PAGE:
Here are some of the relevant properties:

Device bandwidth is: bus width * clock rate * f(ram type)

I concur with both recommendations given by txbob. These methods will not necessarily give the actual memory bandwidth, but will return results that should be proportional to the actual bandwidth, which should be all that is needed to sort the GPU in the system by performance. Doing the actual measurements has the advantage of incorporating the performance impact of ECC (or any future changes in memory technology that may invalid a straightforward comparison by product of memory clock and memory interface width). Of course, memory performance is also a function of the access pattern, so it might make sense to use an actual relevant kernel from the application instead for ranking purposes.

As for the bandwidthTest application that ships with CUDA, I believe it measures the performance of cudaMemcpy (…, cudeMemcpyDeviceToDevice), which does map to a kernel running on the GPU; this can easily be confirmed with the CUDA profiler.

@njuffa,txbob: i agree with your remarks/recommandations.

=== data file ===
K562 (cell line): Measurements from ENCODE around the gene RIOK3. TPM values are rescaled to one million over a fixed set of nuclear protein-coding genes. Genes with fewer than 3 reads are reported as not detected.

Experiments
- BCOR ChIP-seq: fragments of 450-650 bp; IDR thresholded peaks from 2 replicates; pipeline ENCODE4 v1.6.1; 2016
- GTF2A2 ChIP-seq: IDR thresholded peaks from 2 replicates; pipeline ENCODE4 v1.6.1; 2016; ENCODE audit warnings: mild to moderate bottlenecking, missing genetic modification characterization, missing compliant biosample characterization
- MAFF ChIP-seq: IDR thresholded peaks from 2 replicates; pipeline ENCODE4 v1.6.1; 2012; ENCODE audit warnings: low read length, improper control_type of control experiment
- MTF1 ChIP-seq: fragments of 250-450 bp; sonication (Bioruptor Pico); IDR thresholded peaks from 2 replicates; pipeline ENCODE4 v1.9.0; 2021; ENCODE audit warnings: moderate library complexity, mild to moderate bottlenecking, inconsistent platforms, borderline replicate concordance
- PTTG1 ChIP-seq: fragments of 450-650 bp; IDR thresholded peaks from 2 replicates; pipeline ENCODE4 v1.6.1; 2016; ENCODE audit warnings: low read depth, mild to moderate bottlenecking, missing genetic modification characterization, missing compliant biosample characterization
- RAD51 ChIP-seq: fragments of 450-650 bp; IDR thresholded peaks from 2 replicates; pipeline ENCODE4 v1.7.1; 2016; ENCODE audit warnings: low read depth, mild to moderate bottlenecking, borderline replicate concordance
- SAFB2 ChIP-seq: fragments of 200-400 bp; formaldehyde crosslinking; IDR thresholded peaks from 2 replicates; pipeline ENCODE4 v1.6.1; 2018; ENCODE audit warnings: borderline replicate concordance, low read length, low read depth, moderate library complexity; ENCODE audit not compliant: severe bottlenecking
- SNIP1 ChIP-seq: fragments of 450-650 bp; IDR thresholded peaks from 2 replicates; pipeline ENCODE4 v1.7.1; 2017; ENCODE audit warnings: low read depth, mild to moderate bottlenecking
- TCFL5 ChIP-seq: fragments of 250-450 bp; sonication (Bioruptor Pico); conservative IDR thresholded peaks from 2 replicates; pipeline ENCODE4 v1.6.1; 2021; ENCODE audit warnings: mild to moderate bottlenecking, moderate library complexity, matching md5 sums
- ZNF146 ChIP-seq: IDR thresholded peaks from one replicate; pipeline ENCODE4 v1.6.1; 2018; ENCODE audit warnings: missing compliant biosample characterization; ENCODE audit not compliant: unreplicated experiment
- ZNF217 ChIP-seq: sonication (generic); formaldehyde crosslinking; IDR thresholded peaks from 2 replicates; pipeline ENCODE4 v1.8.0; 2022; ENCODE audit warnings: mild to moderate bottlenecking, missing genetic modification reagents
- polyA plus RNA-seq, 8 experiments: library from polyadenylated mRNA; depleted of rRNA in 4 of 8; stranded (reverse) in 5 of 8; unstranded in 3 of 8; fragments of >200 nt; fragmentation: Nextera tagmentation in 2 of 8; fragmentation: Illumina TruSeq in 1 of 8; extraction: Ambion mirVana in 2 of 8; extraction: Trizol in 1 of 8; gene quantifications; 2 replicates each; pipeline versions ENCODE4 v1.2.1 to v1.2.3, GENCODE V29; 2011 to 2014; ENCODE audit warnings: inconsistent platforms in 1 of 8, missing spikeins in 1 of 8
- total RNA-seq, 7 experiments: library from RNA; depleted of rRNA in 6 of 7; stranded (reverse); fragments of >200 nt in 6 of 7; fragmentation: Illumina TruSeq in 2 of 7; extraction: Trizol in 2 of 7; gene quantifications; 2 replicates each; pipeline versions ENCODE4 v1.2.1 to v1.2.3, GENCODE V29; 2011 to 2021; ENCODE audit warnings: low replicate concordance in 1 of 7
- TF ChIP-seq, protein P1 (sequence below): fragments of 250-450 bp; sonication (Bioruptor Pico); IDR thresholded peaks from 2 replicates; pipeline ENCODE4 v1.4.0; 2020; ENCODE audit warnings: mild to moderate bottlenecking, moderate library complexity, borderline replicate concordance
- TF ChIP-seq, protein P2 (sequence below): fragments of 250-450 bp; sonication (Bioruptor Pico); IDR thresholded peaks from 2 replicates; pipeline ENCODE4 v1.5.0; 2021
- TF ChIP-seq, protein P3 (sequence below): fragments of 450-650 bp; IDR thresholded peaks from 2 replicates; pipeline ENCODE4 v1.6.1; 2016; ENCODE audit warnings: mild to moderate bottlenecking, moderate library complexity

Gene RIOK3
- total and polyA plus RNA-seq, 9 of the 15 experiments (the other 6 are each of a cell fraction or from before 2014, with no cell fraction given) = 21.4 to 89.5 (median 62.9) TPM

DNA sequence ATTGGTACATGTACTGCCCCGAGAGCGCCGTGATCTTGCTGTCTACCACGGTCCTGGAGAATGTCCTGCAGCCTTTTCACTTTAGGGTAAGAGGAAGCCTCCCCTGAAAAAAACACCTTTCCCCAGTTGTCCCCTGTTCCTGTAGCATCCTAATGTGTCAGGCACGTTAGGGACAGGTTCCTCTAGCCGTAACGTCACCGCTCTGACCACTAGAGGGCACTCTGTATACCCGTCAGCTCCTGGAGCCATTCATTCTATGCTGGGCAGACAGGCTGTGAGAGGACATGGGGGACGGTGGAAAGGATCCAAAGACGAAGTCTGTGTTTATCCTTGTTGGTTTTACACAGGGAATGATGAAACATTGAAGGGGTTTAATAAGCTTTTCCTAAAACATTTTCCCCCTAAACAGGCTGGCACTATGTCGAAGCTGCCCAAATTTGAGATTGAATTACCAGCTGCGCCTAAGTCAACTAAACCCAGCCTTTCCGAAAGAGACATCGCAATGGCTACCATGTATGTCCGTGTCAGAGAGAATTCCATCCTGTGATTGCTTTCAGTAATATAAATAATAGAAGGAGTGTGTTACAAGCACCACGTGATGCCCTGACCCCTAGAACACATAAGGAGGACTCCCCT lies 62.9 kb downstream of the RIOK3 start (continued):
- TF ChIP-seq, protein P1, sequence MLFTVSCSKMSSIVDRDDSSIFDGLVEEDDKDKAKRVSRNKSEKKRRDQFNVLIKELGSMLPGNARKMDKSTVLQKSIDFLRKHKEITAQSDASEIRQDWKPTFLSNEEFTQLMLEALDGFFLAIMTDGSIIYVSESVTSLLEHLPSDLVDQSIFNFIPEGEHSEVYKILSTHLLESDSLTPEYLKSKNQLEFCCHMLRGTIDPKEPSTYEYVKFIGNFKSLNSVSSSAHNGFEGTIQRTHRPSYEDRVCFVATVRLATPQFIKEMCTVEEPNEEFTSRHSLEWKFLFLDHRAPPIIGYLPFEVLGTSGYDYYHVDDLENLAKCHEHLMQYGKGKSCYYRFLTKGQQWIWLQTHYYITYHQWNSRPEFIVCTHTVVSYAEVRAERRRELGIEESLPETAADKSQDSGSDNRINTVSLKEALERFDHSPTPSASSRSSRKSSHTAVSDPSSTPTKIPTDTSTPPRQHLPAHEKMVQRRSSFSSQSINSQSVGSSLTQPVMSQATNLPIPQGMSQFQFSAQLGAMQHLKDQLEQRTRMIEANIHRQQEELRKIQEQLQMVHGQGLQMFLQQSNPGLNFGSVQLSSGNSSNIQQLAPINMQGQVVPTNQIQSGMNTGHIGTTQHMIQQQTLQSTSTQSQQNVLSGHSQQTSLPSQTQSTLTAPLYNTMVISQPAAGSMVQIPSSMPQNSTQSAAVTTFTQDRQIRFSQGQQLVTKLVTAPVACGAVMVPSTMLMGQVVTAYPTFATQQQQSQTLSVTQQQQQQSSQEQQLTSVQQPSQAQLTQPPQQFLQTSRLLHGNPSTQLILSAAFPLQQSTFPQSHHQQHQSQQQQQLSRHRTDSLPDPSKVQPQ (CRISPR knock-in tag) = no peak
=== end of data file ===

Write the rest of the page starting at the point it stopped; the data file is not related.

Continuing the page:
All i need is a value which is proportional to the memory bandwidth of the respective GPU, so that i can switch to the GPU which is the ‘strongest’ for our algorithms (image processing stuff like optical flow, which is in 90% of the cases scaling with memory bandwidth).

Currently we have a heuristic to switch to the GPU with the highest number of CUDA cores (with an architecture-dependent weighting factor for the cores, e.g. a Maxwell-generation core is assumed to be 40% more ‘powerful’ than a Kepler-core).

But i noticed that it is the wrong strategy for some cases. E.g. i have a GTX 960 and GTX 770, and by this heuristic it switches to the GTX 960 which has half the memory bandwidth of the GTX 770 … so i have to change the strategy.

Both you previous and your planned approach make assumptions about the major bottleneck (FLOPS before, now memory bandwidth). Running a relevant actual kernel from the app for the ranking would have the advantage that the ranking remains valid should the bottleneck shift across a large spectrum of GPUs. Of course there may not be such a single representative kernel, or it exists, it may be too cumbersome to use for a quick check at app startup.

cudaMemcpyDeviceToDevice is not a driver api. I’d recommend the driver api for more control.

There is however: cuMemcpyDtoD.

I am not aware that these functions use kernels… that’s kinda odd… if calling an cuda api… would suddenly execute it’s own kernels ;)

Perhaps this might lead to some conflicts or other confusions in future… at least the kernel code is hidden from end user I’d think ? or the kernel code wasn’t usuable or something.

Futher more the profiler has very rarely worked on my system/gt 520… only time it worked was with cuda 4.0 or so… currently cuda 6.5 has problems with deep learning networks code or something.
also installation into visual studio didn’t go completely not sure way… maybe out of disk space at the time or so or maybe not.

I’ll wait for cuda 7 to sort things out.